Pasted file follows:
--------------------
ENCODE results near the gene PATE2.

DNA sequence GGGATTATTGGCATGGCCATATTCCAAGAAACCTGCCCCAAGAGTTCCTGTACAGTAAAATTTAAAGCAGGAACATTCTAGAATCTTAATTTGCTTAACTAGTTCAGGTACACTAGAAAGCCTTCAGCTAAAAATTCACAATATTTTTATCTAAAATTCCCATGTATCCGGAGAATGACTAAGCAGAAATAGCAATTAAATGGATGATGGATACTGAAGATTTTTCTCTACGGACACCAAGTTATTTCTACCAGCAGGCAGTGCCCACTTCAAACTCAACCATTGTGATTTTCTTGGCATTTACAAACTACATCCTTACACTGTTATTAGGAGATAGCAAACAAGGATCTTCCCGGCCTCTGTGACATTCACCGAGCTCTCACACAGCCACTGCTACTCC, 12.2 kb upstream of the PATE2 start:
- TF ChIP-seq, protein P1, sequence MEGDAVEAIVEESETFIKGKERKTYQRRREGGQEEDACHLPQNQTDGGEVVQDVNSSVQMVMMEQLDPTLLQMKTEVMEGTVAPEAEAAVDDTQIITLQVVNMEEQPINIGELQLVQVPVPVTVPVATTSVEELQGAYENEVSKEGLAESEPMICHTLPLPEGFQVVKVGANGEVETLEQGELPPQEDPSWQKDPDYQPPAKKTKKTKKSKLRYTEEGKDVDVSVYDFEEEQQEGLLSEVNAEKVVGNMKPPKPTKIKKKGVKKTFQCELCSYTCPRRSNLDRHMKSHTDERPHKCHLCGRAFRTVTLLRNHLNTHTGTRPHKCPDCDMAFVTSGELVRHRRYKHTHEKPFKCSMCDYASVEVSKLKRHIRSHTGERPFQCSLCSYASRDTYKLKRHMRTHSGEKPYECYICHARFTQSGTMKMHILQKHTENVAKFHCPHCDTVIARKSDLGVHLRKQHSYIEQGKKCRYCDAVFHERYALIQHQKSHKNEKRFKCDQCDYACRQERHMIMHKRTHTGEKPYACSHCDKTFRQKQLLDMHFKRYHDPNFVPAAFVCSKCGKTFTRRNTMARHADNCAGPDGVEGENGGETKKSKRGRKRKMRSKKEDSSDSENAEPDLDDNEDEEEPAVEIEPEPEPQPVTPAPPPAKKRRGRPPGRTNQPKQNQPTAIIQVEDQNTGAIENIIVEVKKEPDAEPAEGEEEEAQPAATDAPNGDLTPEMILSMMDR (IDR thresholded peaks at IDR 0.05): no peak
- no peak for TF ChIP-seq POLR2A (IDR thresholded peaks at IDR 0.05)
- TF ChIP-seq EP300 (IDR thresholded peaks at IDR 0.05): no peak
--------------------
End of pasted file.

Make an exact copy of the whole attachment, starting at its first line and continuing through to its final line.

ENCODE results near the gene PATE2.

DNA sequence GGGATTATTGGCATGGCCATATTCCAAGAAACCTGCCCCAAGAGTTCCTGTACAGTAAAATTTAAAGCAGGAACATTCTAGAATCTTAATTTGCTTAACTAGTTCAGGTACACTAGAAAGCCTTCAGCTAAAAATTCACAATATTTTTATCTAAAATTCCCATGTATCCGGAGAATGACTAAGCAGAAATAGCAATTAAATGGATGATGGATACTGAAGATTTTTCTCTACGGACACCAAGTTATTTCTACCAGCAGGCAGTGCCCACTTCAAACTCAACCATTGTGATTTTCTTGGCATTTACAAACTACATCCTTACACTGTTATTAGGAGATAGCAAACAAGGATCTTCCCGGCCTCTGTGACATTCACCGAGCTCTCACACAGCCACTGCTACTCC, 12.2 kb upstream of the PATE2 start:
- TF ChIP-seq, protein P1, sequence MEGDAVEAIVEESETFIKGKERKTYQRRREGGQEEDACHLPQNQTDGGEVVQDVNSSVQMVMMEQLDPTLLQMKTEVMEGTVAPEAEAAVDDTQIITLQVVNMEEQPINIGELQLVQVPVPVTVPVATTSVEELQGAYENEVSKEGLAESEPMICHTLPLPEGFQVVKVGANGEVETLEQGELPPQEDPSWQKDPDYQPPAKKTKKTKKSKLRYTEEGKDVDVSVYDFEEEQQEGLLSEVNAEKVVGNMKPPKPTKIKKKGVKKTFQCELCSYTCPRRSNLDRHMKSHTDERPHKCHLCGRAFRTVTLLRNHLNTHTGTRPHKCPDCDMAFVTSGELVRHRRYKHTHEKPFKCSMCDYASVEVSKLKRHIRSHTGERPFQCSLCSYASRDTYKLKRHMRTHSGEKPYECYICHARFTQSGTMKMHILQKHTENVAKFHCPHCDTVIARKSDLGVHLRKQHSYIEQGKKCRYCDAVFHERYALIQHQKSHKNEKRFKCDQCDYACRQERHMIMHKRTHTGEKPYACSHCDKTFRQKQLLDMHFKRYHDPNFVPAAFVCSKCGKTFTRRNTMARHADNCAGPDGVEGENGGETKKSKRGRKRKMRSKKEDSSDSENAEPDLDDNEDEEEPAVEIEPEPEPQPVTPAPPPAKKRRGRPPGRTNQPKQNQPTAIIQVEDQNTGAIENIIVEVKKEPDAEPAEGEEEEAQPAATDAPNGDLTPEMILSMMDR (IDR thresholded peaks at IDR 0.05): no peak
- no peak for TF ChIP-seq POLR2A (IDR thresholded peaks at IDR 0.05)
- TF ChIP-seq EP300 (IDR thresholded peaks at IDR 0.05): no peak